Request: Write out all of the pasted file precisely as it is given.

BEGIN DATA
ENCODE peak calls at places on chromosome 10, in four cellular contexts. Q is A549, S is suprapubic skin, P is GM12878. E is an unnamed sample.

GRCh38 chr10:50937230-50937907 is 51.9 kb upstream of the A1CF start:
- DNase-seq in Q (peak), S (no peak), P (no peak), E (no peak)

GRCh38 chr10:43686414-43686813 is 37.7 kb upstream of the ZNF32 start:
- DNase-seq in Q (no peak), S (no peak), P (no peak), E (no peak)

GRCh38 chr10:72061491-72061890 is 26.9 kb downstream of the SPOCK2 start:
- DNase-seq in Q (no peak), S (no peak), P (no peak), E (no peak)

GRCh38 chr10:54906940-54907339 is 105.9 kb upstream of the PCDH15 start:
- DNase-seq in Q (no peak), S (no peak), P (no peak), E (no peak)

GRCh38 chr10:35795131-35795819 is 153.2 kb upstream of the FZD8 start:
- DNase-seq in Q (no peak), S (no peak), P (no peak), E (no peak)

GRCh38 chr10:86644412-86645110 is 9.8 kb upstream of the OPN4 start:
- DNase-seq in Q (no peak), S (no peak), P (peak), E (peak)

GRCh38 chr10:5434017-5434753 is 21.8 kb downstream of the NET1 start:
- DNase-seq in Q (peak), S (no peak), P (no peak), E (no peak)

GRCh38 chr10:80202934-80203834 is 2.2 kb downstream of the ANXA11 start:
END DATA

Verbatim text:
ENCODE peak calls at places on chromosome 10, in four cellular contexts. Q is A549, S is suprapubic skin, P is GM12878. E is an unnamed sample.

GRCh38 chr10:50937230-50937907 is 51.9 kb upstream of the A1CF start:
- DNase-seq in Q (peak), S (no peak), P (no peak), E (no peak)

GRCh38 chr10:43686414-43686813 is 37.7 kb upstream of the ZNF32 start:
- DNase-seq in Q (no peak), S (no peak), P (no peak), E (no peak)

GRCh38 chr10:72061491-72061890 is 26.9 kb downstream of the SPOCK2 start:
- DNase-seq in Q (no peak), S (no peak), P (no peak), E (no peak)

GRCh38 chr10:54906940-54907339 is 105.9 kb upstream of the PCDH15 start:
- DNase-seq in Q (no peak), S (no peak), P (no peak), E (no peak)

GRCh38 chr10:35795131-35795819 is 153.2 kb upstream of the FZD8 start:
- DNase-seq in Q (no peak), S (no peak), P (no peak), E (no peak)

GRCh38 chr10:86644412-86645110 is 9.8 kb upstream of the OPN4 start:
- DNase-seq in Q (no peak), S (no peak), P (peak), E (peak)

GRCh38 chr10:5434017-5434753 is 21.8 kb downstream of the NET1 start:
- DNase-seq in Q (peak), S (no peak), P (no peak), E (no peak)

GRCh38 chr10:80202934-80203834 is 2.2 kb downstream of the ANXA11 start: